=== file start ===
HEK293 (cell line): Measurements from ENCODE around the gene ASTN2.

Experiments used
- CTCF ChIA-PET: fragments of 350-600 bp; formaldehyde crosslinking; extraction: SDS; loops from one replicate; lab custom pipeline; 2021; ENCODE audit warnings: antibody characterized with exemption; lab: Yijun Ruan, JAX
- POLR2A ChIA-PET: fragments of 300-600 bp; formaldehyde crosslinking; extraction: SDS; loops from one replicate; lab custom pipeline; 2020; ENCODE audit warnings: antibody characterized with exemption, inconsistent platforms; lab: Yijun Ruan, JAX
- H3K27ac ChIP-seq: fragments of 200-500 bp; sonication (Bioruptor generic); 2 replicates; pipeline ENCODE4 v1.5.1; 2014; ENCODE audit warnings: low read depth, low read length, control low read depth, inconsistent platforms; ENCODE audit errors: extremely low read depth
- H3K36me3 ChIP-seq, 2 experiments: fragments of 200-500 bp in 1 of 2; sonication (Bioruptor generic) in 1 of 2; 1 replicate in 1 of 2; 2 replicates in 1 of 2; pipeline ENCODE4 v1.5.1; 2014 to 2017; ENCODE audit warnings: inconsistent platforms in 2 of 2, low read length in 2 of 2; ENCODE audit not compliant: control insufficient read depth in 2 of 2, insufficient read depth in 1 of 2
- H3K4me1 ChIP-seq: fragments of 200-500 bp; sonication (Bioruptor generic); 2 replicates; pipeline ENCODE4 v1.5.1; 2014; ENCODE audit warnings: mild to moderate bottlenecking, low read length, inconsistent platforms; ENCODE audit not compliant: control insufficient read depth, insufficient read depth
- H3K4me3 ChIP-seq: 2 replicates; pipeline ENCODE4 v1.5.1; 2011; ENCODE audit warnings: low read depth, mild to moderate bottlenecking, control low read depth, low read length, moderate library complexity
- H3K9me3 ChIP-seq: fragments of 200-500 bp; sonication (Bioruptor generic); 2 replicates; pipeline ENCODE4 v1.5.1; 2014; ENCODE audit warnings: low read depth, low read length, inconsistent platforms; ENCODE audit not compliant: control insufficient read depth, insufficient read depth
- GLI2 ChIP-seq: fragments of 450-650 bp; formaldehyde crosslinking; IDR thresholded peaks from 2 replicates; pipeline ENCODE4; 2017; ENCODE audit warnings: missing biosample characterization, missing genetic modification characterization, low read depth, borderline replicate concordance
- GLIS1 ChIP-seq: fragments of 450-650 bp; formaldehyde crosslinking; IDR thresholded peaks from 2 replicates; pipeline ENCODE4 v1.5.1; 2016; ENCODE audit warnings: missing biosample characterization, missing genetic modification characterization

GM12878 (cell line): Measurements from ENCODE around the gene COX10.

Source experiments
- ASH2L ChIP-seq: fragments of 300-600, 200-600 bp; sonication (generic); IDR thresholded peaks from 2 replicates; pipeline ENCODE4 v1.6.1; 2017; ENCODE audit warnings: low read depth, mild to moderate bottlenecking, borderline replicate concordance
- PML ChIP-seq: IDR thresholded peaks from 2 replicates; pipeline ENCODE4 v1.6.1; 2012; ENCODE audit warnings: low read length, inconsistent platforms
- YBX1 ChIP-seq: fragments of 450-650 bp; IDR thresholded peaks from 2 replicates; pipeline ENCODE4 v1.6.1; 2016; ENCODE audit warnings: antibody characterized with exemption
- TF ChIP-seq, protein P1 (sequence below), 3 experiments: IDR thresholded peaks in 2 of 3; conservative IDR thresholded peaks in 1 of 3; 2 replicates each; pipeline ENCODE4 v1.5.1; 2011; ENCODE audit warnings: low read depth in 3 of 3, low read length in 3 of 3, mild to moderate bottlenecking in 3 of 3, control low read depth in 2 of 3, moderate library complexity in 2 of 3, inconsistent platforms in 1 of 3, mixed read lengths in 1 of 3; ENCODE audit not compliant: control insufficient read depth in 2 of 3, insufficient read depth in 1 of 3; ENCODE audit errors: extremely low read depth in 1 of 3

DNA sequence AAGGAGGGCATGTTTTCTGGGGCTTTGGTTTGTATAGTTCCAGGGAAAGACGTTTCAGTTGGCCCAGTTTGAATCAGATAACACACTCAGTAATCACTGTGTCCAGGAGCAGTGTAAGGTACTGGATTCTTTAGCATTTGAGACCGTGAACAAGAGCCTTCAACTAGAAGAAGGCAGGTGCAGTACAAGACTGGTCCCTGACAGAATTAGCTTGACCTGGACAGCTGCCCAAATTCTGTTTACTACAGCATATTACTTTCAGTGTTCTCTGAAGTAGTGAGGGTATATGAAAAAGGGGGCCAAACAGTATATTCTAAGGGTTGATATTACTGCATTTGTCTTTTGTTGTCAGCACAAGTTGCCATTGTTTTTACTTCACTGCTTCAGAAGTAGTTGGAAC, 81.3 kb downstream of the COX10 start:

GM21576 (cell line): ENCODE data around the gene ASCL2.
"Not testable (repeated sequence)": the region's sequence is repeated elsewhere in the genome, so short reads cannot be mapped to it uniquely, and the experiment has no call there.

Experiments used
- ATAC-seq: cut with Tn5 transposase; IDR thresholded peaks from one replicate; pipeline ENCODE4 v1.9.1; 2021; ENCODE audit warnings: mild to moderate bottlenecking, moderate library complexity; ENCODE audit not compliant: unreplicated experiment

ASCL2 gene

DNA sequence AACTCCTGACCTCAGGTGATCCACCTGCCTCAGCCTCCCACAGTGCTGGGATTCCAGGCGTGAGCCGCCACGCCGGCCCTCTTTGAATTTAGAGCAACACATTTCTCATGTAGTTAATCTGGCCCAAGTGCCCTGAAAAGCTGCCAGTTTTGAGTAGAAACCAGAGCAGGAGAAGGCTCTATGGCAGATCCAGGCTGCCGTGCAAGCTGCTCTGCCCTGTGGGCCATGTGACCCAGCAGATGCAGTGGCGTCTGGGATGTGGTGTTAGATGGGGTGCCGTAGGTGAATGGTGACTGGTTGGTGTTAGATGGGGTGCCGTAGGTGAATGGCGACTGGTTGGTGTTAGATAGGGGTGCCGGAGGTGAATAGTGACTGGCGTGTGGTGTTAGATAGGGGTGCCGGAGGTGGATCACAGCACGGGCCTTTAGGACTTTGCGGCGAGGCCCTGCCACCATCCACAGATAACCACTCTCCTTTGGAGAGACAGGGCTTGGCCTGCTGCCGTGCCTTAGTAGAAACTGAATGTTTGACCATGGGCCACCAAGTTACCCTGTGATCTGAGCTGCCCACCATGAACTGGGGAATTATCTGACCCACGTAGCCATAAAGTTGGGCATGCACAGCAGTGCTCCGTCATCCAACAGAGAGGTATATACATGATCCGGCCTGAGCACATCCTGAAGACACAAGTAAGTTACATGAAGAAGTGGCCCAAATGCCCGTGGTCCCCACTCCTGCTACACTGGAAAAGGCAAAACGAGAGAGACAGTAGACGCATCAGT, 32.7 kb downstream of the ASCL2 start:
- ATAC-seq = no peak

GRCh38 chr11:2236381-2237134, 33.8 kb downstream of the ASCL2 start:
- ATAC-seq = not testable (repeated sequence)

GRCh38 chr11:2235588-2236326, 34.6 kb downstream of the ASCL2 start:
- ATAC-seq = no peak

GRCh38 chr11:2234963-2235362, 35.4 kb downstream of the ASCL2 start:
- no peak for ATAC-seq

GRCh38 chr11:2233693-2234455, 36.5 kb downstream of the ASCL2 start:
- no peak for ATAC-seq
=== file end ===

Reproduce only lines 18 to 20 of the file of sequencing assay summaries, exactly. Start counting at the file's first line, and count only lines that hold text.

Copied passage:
DNA sequence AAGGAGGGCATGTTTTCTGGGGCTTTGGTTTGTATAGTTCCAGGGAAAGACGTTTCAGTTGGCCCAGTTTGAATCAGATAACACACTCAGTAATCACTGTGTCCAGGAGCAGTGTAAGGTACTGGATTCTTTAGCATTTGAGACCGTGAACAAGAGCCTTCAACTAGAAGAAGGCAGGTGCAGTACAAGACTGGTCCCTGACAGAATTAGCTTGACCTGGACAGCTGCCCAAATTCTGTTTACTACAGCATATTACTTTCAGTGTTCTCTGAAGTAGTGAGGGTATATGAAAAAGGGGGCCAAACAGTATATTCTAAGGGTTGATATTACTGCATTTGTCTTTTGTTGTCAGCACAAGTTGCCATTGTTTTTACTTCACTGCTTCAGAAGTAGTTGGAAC, 81.3 kb downstream of the COX10 start:

GM21576 (cell line): ENCODE data around the gene ASCL2.
"Not testable (repeated sequence)": the region's sequence is repeated elsewhere in the genome, so short reads cannot be mapped to it uniquely, and the experiment has no call there.